Conclusion

Our results are the first to demonstrate that splitting a LD light period into a natural light period plus irregular NB lighting does not affect vegetative dry matter production in chrysanthemums. This finding highlights a plasticity of plants to irregular light periods and demonstrates that studying the diurnal activities in plant growth parameters in dynamic environments is an important tool to increase the understanding of the relationship between plant growth and circadian-regulated processes.

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  • Lu, Y., Gehan, J.P. & Sharkey, T.D. 2005 Daylength and circadian effects on starch degradation and maltose metabolism Plant Physiol. 138 2280 2291

  • Lund, J.B., Andreassen, A., Ottosen, C.O. & Aaslyng, J.M. 2006 Effect of a dynamic climate on energy consumption and production of Hibiscus rosa-sinensis L. in greenhouses HortScience 41 384 388

    • Search Google Scholar
    • Export Citation
  • Markvart, J., Rosenqvist, E., Sorensen, H., Ottosen, C.O. & Aaslyng, J.M. 2009 Canopy photosynthesis and time-of-day application of supplemental light HortScience 44 1284 1290

    • Search Google Scholar
    • Export Citation
  • Mattson, N.S., Lieth, J.H. & Kim, W.-S. 2008 Temporal dynamics of nutrient and carbohydrate distribution during crop cycles of Rosa spp. ‘Kardinal’ in response to light availability Sci. Hort. 118 246 254

    • Search Google Scholar
    • Export Citation
  • Maxwell, K. & Johnson, G.N. 2000 Chlorophyll fluorescence—A practical guide J. Expt. Bot. 51 659 668

  • Nord Pool Spot 2010 System price 26 Oct. 2010 <http://www.nordpoolspot.com/reports/systemprice>.

  • Nozue, K., Covington, M.F., Duek, P.D., Lorrain, S., Fankhauser, C., Harmer, S.L. & Maloof, J.N. 2007 Rhythmic growth explained by coincidence between internal and external cues Nature 448 358 366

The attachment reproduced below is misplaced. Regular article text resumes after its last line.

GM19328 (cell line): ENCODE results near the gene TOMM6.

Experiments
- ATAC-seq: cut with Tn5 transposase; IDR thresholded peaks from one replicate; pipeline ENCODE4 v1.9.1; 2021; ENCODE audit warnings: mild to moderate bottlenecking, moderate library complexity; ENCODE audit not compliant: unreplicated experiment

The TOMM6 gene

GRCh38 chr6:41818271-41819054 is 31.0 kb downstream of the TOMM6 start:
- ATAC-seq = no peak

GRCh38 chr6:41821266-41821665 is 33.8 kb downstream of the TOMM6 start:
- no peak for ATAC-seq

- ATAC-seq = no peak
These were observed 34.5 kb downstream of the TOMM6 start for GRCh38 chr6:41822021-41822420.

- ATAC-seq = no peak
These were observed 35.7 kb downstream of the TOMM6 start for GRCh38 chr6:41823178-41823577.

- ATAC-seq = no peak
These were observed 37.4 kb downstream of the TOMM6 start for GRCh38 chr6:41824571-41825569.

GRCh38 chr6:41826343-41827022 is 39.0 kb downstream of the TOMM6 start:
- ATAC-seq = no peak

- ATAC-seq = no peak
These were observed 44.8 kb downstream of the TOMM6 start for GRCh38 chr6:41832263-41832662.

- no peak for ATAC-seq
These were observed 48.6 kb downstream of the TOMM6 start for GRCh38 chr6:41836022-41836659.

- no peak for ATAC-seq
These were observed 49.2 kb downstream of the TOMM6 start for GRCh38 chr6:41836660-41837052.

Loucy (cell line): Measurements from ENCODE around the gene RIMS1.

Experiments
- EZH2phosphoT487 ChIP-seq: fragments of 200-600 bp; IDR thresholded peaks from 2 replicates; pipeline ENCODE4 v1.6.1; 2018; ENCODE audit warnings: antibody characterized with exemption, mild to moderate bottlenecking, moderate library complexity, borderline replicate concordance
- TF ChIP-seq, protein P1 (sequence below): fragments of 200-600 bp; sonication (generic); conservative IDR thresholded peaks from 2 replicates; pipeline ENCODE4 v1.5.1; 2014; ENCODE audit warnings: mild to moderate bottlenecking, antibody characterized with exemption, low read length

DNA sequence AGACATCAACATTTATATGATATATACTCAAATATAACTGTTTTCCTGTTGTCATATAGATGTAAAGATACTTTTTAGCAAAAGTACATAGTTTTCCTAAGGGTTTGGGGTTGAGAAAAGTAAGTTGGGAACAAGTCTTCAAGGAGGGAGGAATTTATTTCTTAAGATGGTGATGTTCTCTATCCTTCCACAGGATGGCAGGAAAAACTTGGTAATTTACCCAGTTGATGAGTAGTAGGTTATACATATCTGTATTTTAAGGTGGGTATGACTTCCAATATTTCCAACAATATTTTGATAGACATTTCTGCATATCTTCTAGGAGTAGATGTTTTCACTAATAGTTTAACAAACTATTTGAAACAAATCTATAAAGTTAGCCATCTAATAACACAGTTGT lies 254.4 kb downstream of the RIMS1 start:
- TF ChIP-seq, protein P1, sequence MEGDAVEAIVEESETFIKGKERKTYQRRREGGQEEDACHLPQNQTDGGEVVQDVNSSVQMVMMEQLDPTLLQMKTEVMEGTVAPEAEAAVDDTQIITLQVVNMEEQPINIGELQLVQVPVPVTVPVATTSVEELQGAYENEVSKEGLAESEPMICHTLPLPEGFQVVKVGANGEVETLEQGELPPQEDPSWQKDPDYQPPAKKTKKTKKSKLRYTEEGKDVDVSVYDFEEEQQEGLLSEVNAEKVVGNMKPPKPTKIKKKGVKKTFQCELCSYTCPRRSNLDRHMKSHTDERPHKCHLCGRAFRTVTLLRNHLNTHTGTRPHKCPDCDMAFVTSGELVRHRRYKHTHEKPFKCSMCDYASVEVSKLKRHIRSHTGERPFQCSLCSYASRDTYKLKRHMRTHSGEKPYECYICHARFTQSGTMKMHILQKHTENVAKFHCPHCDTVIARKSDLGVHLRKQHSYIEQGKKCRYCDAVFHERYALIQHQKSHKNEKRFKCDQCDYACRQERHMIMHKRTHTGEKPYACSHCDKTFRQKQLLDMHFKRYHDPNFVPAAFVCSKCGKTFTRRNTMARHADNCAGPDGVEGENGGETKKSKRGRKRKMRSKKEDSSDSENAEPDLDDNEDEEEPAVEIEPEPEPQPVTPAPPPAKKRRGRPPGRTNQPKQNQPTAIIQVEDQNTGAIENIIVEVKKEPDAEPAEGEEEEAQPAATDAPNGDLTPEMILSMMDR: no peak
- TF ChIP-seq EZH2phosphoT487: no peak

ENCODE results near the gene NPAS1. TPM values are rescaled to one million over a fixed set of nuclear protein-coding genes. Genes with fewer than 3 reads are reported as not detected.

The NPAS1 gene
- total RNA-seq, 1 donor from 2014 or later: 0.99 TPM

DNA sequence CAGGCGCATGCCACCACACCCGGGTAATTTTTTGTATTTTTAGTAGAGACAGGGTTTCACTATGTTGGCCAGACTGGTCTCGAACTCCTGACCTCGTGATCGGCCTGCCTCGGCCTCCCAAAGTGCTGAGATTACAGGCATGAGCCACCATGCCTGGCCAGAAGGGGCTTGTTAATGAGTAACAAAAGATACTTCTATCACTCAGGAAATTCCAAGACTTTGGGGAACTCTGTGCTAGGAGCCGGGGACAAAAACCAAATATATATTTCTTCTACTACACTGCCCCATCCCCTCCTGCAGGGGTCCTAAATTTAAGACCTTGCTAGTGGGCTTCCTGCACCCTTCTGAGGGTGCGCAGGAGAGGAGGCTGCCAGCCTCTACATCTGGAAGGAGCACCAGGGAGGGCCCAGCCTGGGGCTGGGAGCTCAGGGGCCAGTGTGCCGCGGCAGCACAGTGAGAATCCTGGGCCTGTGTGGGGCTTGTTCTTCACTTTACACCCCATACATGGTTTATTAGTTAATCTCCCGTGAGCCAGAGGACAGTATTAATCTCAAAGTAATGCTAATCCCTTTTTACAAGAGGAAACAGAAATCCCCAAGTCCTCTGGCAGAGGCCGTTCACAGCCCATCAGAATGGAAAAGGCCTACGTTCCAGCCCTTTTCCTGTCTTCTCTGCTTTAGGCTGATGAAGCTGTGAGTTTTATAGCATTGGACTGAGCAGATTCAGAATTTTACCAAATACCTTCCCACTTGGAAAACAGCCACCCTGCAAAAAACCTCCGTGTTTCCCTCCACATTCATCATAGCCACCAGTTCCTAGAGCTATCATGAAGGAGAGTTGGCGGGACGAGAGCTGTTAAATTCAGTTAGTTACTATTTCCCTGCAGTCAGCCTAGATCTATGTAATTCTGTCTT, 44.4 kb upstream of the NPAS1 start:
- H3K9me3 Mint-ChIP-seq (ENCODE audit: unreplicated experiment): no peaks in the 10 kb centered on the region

• Search Google Scholar
    • Export Citation
  • Nozue, K. & Maloof, J.N. 2006 Diurnal regulation of plant growth Plant Cell Environ. 29 396 408

  • R Foundation for Statistical Computing 2010 The comprehensive R archive network 26 Oct. 2010 <http://mirrors.dotsrc.org/cran/>.

  • Rensing, L. & Ruoff, P. 2002 Temperature effect on entrainment, phase shifting, and amplitude of circadian clocks and its molecular bases Chronobiol. Int. 19 807 864

    • Search Google Scholar
    • Export Citation
  • Resco, V., Hartwell, J. & Hall, A. 2009 Ecological implications of plants' ability to tell the time Ecol. Lett. 12 583 592

  • Schaber, H. & Chacko, E.K. 1991 Relation between extractable chlorophyll and portable chlorophyll meter readings in leaves of 8 tropical and subtropical fruit-tree species J. Plant Physiol. 138 674 677

    • Search Google Scholar
    • Export Citation
  • Sulpice, R., Pyl, E.T., Ishihara, H., Trenkamp, S., Steinfath, M., Witucka-Wall, H., Gibon, Y., Usadel, B., Poree, F., Piques, M.C., Von Korff, M., Steinhauser, M.C., Keurentjes, J.J.B., Guenther, M., Hoehne, M., Selbig, J., Fernie, A.R., Altmann, T. & Stitt, M. 2009 Starch as a major integrator in the regulation of plant growth Proc. Natl. Acad. Sci. USA 106 10348 10353